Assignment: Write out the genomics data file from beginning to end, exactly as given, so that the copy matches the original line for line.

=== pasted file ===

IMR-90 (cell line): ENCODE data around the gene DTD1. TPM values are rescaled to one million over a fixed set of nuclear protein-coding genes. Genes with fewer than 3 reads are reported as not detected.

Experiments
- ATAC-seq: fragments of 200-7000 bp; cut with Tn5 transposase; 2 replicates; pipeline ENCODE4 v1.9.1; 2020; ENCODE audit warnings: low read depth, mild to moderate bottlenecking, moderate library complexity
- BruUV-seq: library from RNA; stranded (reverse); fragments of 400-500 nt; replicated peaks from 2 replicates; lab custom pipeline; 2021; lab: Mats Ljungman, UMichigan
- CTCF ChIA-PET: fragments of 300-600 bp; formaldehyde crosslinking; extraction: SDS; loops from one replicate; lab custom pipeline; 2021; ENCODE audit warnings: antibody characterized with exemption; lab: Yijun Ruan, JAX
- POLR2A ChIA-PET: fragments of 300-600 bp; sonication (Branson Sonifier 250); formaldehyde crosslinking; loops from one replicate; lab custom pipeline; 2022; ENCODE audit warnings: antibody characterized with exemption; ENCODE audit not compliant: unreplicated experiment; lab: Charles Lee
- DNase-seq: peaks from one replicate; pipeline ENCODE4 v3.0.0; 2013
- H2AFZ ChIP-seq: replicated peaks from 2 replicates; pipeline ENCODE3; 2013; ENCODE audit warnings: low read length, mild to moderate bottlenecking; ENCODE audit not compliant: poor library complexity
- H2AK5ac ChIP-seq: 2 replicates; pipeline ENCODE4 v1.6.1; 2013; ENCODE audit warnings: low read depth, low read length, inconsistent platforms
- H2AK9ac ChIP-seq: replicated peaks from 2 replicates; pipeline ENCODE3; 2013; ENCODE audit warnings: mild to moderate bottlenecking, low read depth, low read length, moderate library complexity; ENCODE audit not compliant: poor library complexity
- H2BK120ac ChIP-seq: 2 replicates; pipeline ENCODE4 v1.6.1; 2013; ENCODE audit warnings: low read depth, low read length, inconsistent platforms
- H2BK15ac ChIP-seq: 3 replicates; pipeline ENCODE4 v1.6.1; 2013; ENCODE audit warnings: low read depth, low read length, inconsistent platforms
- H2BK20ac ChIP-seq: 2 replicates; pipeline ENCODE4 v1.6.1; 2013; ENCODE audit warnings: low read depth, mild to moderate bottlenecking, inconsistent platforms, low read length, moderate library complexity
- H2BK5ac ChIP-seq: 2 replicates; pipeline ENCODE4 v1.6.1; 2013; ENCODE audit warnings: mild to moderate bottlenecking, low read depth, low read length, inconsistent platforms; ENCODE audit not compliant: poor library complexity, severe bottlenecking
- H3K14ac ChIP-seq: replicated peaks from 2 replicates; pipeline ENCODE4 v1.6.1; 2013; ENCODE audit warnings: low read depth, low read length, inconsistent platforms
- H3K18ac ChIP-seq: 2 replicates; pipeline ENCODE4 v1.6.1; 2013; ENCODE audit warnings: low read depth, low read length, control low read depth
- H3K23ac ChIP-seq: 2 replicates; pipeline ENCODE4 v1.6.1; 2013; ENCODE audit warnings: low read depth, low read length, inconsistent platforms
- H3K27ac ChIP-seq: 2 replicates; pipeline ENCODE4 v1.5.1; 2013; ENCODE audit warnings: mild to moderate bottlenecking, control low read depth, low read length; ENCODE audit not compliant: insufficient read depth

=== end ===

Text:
IMR-90 (cell line): ENCODE data around the gene DTD1. TPM values are rescaled to one million over a fixed set of nuclear protein-coding genes. Genes with fewer than 3 reads are reported as not detected.

Experiments
- ATAC-seq: fragments of 200-7000 bp; cut with Tn5 transposase; 2 replicates; pipeline ENCODE4 v1.9.1; 2020; ENCODE audit warnings: low read depth, mild to moderate bottlenecking, moderate library complexity
- BruUV-seq: library from RNA; stranded (reverse); fragments of 400-500 nt; replicated peaks from 2 replicates; lab custom pipeline; 2021; lab: Mats Ljungman, UMichigan
- CTCF ChIA-PET: fragments of 300-600 bp; formaldehyde crosslinking; extraction: SDS; loops from one replicate; lab custom pipeline; 2021; ENCODE audit warnings: antibody characterized with exemption; lab: Yijun Ruan, JAX
- POLR2A ChIA-PET: fragments of 300-600 bp; sonication (Branson Sonifier 250); formaldehyde crosslinking; loops from one replicate; lab custom pipeline; 2022; ENCODE audit warnings: antibody characterized with exemption; ENCODE audit not compliant: unreplicated experiment; lab: Charles Lee
- DNase-seq: peaks from one replicate; pipeline ENCODE4 v3.0.0; 2013
- H2AFZ ChIP-seq: replicated peaks from 2 replicates; pipeline ENCODE3; 2013; ENCODE audit warnings: low read length, mild to moderate bottlenecking; ENCODE audit not compliant: poor library complexity
- H2AK5ac ChIP-seq: 2 replicates; pipeline ENCODE4 v1.6.1; 2013; ENCODE audit warnings: low read depth, low read length, inconsistent platforms
- H2AK9ac ChIP-seq: replicated peaks from 2 replicates; pipeline ENCODE3; 2013; ENCODE audit warnings: mild to moderate bottlenecking, low read depth, low read length, moderate library complexity; ENCODE audit not compliant: poor library complexity
- H2BK120ac ChIP-seq: 2 replicates; pipeline ENCODE4 v1.6.1; 2013; ENCODE audit warnings: low read depth, low read length, inconsistent platforms
- H2BK15ac ChIP-seq: 3 replicates; pipeline ENCODE4 v1.6.1; 2013; ENCODE audit warnings: low read depth, low read length, inconsistent platforms
- H2BK20ac ChIP-seq: 2 replicates; pipeline ENCODE4 v1.6.1; 2013; ENCODE audit warnings: low read depth, mild to moderate bottlenecking, inconsistent platforms, low read length, moderate library complexity
- H2BK5ac ChIP-seq: 2 replicates; pipeline ENCODE4 v1.6.1; 2013; ENCODE audit warnings: mild to moderate bottlenecking, low read depth, low read length, inconsistent platforms; ENCODE audit not compliant: poor library complexity, severe bottlenecking
- H3K14ac ChIP-seq: replicated peaks from 2 replicates; pipeline ENCODE4 v1.6.1; 2013; ENCODE audit warnings: low read depth, low read length, inconsistent platforms
- H3K18ac ChIP-seq: 2 replicates; pipeline ENCODE4 v1.6.1; 2013; ENCODE audit warnings: low read depth, low read length, control low read depth
- H3K23ac ChIP-seq: 2 replicates; pipeline ENCODE4 v1.6.1; 2013; ENCODE audit warnings: low read depth, low read length, inconsistent platforms
- H3K27ac ChIP-seq: 2 replicates; pipeline ENCODE4 v1.5.1; 2013; ENCODE audit warnings: mild to moderate bottlenecking, control low read depth, low read length; ENCODE audit not compliant: insufficient read depth